Above page content

    Site map  Cookie policy

Features

Why Germany is playing a dangerous game antagonising America on three fronts

Once a trade deal is agreed between Washington and Beijing, Donald Trump is likely to train his trade guns on Germany.

Why Germany is playing a dangerous game antagonising America on Three Fronts
Garry white employee

by
Garry White

in Features

18.03.2019

Germany has been a significant beneficiary of the world’s post-war prosperity, enjoying rapid industrial growth via its world-class export industry. But the global order is changing rapidly and Berlin has found itself caught in the crossfire of the trade war. With demand for new vehicles in structural decline as fewer young people sit driving tests, it appears that the German economy is heading for a period of significant turmoil – whatever the Brexit outcome.

Last week, the Federal German government slashed its growth forecast for 2019 once more, with GDP now expected to expand a pedestrian 0.8pc over the year.  This is a steep haircut from its original projection of 1.8pc. A substantial amount of the German success story is down to its car industry, which makes up around 16pc of total exports and employs more than 820,000 Germans directly. The car industry had been hit hard by a slowdown in the global economy and the “dieselgate” scandal where emissions data was falsified; but things could be about to get worse as tensions between Washington and Berlin deteriorate.

Last week, the Federal German government slashed its growth forecast for 2019 once more, with GDP now expected to expand a pedestrian 0.8pc over the year.  This is a steep haircut from its original projection of 1.8pc. A substantial amount of the German success story is down to its car industry, which makes up around 16pc of total exports and employs more than 820,000 Germans directly. The car industry had been hit hard by a slowdown in the global economy and the “dieselgate” scandal where emissions data was falsified. But things could be about to get worse as tensions between Washington and Berlin deteriorate.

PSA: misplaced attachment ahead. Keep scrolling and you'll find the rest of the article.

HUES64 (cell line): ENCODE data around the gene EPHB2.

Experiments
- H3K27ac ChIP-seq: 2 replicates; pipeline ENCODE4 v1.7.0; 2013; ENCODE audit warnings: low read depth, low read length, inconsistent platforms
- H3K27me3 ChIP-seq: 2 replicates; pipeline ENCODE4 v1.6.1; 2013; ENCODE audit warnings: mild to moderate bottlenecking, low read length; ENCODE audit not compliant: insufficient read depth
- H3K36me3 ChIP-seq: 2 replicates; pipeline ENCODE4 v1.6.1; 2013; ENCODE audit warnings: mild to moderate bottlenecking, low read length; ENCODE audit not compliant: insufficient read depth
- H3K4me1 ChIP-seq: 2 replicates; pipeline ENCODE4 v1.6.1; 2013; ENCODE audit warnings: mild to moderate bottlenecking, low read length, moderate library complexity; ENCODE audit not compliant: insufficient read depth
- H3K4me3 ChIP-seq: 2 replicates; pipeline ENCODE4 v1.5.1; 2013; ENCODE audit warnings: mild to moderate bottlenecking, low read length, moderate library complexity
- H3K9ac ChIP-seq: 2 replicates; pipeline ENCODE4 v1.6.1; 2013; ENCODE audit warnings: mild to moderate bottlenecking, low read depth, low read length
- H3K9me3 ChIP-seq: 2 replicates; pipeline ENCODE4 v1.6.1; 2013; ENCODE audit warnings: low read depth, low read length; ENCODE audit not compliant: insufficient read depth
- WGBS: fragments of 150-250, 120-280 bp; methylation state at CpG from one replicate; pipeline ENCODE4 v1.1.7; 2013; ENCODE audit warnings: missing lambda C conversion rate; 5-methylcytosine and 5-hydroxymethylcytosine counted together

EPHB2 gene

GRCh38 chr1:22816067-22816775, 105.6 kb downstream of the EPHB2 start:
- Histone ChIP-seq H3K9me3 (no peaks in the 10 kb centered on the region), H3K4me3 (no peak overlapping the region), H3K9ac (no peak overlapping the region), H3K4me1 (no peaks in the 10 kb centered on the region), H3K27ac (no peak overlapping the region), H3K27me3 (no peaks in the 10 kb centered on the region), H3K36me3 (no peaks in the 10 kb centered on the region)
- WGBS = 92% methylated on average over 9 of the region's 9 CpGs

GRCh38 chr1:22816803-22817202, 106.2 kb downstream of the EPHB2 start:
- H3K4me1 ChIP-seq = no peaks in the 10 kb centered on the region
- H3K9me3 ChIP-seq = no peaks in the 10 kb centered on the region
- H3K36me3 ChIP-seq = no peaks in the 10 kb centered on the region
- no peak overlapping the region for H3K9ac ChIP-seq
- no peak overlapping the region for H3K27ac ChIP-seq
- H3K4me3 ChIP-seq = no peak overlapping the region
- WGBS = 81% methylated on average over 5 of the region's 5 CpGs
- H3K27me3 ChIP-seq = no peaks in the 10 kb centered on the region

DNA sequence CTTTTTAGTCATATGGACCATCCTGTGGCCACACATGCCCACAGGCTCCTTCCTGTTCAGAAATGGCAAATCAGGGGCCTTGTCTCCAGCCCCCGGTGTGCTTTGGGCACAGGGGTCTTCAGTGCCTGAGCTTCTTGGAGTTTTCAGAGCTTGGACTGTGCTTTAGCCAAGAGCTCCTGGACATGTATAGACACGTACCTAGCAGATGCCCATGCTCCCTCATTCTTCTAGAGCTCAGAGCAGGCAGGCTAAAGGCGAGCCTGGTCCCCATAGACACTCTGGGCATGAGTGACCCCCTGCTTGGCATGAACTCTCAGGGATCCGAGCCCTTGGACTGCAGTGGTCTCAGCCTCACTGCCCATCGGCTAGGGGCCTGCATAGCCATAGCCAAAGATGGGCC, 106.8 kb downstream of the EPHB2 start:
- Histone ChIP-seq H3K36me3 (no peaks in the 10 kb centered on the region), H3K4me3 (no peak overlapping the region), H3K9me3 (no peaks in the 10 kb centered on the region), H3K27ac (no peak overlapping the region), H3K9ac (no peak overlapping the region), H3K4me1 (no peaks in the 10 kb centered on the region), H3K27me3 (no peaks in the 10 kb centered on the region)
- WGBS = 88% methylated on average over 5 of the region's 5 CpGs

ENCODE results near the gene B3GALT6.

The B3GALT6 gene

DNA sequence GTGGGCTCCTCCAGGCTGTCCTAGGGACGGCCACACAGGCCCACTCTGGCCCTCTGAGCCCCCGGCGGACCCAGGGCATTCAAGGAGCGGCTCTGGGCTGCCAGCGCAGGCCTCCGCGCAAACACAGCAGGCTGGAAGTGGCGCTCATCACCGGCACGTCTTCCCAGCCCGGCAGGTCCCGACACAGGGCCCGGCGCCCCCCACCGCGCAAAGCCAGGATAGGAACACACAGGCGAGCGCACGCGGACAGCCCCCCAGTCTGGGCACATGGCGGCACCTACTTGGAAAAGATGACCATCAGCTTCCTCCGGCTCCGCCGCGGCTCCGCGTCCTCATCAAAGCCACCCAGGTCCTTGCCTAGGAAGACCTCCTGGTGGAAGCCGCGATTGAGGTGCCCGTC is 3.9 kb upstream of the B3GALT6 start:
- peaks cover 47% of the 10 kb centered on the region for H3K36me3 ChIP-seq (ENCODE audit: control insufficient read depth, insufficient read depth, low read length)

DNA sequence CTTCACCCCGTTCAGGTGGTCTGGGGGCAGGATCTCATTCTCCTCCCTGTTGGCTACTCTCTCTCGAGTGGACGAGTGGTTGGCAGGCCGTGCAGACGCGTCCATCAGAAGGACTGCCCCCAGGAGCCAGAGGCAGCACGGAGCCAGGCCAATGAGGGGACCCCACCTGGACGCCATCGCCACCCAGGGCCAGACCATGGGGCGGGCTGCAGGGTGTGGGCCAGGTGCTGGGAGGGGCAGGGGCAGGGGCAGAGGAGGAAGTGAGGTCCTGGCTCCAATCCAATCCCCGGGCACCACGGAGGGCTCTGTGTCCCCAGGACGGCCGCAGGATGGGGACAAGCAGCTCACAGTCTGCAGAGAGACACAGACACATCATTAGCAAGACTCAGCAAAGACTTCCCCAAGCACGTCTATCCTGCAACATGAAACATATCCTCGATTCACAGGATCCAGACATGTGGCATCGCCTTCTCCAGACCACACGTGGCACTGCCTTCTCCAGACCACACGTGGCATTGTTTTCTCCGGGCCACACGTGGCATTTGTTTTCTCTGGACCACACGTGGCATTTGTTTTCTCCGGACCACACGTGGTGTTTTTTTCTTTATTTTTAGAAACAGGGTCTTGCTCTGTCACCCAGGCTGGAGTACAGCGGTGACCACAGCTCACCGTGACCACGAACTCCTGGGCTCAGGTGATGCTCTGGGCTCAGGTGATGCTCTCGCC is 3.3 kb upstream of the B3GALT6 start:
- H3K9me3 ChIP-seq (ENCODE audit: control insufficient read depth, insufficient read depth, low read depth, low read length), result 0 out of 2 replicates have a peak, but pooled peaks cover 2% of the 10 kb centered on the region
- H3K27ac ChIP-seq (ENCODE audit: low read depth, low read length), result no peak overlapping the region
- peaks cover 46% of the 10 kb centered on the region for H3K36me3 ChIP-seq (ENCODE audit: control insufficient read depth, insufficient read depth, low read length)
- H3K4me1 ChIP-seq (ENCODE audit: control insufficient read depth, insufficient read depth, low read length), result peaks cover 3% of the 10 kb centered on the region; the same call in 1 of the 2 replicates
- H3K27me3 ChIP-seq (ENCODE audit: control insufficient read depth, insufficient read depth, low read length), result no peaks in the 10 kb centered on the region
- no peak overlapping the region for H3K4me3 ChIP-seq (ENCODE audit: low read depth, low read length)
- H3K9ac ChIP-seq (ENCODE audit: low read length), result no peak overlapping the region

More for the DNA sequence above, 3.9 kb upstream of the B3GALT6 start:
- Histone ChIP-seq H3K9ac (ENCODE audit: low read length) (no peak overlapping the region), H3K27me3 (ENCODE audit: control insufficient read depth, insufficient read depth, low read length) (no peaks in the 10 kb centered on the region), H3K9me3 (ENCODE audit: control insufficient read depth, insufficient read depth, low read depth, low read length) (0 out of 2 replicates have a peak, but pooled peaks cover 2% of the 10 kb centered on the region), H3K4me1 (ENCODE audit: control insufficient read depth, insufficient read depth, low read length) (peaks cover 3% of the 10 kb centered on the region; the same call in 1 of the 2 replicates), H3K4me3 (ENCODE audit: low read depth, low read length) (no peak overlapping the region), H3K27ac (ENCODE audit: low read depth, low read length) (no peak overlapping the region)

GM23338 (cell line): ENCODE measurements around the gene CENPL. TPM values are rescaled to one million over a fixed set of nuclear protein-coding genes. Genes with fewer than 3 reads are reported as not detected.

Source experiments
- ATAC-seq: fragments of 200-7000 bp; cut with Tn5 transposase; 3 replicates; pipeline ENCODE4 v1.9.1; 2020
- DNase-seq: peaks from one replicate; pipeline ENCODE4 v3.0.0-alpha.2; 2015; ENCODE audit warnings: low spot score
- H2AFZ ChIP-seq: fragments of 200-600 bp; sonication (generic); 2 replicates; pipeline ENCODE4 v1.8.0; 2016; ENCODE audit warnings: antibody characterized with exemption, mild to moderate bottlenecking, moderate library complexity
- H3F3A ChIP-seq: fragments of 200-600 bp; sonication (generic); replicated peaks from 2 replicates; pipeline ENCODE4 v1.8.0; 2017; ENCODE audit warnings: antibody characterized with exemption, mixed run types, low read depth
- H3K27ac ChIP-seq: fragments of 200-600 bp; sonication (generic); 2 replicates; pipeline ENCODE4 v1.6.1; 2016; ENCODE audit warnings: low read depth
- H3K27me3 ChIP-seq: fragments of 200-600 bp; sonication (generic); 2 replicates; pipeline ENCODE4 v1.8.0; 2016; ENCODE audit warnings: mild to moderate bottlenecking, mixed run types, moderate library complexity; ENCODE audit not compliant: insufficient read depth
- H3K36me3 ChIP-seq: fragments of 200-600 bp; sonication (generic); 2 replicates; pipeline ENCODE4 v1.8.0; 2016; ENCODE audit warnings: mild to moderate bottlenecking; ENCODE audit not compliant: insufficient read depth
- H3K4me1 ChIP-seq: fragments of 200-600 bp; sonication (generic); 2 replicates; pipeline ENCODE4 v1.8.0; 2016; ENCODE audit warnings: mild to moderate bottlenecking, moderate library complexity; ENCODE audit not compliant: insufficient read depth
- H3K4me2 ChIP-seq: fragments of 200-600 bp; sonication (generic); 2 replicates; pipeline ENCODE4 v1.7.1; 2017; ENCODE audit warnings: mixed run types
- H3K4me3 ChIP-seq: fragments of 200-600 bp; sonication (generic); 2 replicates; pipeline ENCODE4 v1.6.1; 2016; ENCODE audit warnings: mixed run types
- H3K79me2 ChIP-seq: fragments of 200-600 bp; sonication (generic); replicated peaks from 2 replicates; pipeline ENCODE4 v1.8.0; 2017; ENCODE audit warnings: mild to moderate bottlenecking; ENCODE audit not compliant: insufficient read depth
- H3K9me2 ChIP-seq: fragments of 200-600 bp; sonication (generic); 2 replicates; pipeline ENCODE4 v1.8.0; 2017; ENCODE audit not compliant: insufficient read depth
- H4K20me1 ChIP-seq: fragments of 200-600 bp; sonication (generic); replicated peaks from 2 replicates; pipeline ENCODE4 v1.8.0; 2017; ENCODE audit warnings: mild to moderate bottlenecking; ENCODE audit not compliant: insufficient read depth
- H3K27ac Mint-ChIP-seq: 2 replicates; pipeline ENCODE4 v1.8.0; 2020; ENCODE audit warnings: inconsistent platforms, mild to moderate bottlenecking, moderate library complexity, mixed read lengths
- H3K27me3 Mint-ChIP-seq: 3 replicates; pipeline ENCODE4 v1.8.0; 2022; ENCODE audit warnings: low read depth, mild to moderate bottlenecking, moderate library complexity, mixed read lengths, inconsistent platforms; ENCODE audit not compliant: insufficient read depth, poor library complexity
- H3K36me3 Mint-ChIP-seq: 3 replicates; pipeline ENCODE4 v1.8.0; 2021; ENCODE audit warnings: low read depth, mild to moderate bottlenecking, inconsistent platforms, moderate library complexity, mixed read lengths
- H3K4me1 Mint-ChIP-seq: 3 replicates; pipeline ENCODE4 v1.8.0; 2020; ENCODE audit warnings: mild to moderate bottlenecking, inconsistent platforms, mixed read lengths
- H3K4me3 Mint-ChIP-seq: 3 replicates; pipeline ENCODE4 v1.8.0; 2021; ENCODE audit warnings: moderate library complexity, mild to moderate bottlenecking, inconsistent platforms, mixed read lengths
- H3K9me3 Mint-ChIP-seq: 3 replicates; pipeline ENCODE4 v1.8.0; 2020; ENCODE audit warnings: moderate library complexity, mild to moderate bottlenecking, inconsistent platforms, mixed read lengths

Donald Trump is unhappy about large imports of German vehicles into the US and, last month, Commerce Secretary Wilbur Ross completed a report on whether imported vehicles posed a “national-security risk”. President Trump has 90 days to respond, but he is unlikely to act until there is a resolution with China, as action on two fronts will upset markets significantly. But once a deal with China is agreed, the Germans should be worried. The EU estimated in June last year that a 25pc tariff would add about €10,000 (£8,503) to the price of a car made in the EU and sold in the US, and it would cut American purchases of vehicles and parts by half.

Because of this backdrop, you would expect that the Germans to act in a manner that would not antagonise the thin-skinned occupant of the Oval Office.  After all, the US is Germany’s largest export market and vital to its economic health. However, China is the country’s third largest export destination after France – and offers substantial long-term growth potential as it continues to develop.

The trade war is really about a clash of values between China and America, but Germany has been unyielding to American demands relating to Huawei. Last week, Washington threatened Germany with a reduction in intelligence sharing if it allowed the Chinese company’s equipment to be installed in its 5G networks. Angela Merkel’s economic advisor Lars-Hendrik Roller was recently sent to China to try and negotiate a “no-spying” agreement that would allow Huawei’s technology to be installed, but the value of such an agreement is moot. Nevertheless, Germany’s actions will be regarded by the Trump administration as a refusal to pick sides in what Washington hawks have dubbed the “new cold war”.